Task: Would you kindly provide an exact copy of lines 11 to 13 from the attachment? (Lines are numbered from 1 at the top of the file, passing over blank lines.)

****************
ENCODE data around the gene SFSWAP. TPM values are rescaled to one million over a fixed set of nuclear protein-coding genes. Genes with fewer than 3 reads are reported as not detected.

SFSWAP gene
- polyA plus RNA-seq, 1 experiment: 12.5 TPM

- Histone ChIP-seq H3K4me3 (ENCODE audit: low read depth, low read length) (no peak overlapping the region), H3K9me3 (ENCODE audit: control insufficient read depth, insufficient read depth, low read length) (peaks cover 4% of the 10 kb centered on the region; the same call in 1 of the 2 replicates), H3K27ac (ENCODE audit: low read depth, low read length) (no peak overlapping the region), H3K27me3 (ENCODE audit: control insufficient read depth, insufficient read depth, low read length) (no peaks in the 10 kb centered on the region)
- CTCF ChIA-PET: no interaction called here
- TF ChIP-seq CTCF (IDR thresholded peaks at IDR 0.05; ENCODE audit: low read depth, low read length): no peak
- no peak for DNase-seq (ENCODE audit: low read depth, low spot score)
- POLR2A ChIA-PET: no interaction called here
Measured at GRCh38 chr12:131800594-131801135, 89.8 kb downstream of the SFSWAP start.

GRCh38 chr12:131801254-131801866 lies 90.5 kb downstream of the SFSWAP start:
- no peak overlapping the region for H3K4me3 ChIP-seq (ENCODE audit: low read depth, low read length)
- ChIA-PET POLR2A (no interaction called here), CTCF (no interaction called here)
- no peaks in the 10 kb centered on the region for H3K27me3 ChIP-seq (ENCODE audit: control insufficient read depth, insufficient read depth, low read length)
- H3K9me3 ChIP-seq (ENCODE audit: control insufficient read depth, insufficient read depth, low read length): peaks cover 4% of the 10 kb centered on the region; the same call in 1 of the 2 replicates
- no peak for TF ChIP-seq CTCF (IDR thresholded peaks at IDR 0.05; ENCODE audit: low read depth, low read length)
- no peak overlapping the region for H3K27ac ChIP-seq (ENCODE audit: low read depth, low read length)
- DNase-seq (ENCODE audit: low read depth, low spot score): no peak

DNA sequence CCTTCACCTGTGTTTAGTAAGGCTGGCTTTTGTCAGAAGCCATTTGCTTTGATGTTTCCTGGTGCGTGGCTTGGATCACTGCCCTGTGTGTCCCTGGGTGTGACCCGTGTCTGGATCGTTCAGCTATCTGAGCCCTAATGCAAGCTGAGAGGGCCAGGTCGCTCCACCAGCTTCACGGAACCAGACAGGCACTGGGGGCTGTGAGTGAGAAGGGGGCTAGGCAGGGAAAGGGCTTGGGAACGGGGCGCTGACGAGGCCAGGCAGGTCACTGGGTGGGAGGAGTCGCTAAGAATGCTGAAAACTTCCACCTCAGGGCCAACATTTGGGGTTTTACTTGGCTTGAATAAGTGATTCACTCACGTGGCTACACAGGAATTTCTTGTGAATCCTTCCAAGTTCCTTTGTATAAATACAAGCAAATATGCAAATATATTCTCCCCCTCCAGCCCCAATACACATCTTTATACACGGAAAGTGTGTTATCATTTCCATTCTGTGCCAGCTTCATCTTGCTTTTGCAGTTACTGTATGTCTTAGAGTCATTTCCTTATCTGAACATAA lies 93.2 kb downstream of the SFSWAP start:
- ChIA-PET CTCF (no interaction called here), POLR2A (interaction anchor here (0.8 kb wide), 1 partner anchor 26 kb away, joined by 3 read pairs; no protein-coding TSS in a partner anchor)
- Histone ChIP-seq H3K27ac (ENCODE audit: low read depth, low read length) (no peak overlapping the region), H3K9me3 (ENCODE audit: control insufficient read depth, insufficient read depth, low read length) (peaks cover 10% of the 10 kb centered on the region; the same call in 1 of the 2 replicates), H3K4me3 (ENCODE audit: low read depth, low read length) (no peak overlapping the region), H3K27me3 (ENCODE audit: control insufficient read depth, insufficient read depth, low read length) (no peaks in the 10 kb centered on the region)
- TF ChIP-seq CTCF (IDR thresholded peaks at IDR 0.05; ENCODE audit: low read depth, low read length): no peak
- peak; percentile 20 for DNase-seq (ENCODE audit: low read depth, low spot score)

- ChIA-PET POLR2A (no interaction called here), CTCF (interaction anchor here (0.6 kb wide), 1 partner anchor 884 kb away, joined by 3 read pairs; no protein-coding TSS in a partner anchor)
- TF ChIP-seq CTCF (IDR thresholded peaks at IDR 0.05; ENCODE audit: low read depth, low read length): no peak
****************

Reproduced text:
- no peak overlapping the region for H3K4me3 ChIP-seq (ENCODE audit: low read depth, low read length)
- ChIA-PET POLR2A (no interaction called here), CTCF (no interaction called here)
- no peaks in the 10 kb centered on the region for H3K27me3 ChIP-seq (ENCODE audit: control insufficient read depth, insufficient read depth, low read length)